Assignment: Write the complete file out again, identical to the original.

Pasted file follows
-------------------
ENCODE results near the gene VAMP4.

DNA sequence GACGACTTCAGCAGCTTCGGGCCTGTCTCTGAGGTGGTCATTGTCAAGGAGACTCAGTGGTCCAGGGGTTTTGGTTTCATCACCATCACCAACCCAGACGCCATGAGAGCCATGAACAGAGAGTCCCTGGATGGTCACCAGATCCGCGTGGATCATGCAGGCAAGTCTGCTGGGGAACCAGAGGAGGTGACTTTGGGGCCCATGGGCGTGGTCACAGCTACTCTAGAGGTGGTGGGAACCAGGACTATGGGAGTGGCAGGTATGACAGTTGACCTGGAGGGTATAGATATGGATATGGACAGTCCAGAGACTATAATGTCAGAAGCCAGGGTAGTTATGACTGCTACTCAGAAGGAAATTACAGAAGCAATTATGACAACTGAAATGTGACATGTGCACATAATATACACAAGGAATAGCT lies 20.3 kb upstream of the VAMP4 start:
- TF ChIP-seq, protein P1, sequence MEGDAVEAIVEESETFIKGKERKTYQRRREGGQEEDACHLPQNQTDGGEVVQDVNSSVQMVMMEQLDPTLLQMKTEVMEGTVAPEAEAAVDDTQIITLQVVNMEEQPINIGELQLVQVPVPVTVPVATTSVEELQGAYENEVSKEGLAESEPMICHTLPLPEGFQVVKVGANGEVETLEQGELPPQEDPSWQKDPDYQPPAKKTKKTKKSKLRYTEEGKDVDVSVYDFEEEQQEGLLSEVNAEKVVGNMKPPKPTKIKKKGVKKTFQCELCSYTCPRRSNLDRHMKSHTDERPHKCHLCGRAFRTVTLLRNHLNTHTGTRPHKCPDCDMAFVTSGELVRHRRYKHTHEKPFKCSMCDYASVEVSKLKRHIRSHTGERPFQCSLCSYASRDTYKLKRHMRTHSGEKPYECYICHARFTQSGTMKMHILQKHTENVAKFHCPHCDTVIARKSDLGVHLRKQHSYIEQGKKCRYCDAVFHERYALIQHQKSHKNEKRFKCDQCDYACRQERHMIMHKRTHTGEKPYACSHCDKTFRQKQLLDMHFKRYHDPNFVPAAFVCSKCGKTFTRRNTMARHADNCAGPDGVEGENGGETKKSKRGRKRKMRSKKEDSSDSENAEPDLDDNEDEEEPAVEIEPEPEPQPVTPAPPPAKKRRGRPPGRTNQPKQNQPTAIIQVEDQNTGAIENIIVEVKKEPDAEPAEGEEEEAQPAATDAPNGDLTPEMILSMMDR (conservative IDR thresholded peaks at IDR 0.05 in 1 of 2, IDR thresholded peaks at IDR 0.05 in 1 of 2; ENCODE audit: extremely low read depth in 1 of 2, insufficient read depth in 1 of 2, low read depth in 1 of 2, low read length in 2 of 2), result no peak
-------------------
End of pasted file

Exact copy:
ENCODE results near the gene VAMP4.

DNA sequence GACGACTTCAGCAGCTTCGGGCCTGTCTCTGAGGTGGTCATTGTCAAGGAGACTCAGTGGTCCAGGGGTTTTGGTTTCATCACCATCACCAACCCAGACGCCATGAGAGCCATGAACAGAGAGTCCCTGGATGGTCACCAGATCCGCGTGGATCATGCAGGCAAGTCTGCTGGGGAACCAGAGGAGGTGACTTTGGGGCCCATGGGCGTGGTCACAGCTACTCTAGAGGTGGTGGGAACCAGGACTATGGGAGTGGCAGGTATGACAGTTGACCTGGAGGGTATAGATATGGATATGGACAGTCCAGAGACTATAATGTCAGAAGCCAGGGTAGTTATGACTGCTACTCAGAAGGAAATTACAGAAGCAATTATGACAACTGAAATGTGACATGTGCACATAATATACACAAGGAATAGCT lies 20.3 kb upstream of the VAMP4 start:
- TF ChIP-seq, protein P1, sequence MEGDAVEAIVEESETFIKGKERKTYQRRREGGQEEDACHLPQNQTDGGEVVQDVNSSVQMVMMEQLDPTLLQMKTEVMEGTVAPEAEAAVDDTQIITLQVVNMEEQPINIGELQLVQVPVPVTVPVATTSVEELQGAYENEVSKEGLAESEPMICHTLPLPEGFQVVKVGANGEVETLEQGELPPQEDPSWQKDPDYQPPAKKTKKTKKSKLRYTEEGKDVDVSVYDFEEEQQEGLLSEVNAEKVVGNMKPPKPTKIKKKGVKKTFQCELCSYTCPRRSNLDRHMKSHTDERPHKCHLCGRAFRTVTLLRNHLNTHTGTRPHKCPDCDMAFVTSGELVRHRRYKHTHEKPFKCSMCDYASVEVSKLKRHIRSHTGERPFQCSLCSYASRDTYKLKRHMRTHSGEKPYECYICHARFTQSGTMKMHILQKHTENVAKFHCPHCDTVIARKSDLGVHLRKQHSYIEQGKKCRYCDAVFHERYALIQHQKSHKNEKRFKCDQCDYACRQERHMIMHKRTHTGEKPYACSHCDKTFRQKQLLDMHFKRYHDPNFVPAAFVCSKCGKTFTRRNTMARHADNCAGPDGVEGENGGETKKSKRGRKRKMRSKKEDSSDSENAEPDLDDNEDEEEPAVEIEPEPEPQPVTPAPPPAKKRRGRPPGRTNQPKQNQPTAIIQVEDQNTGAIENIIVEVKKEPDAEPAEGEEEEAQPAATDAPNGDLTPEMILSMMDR (conservative IDR thresholded peaks at IDR 0.05 in 1 of 2, IDR thresholded peaks at IDR 0.05 in 1 of 2; ENCODE audit: extremely low read depth in 1 of 2, insufficient read depth in 1 of 2, low read depth in 1 of 2, low read length in 2 of 2), result no peak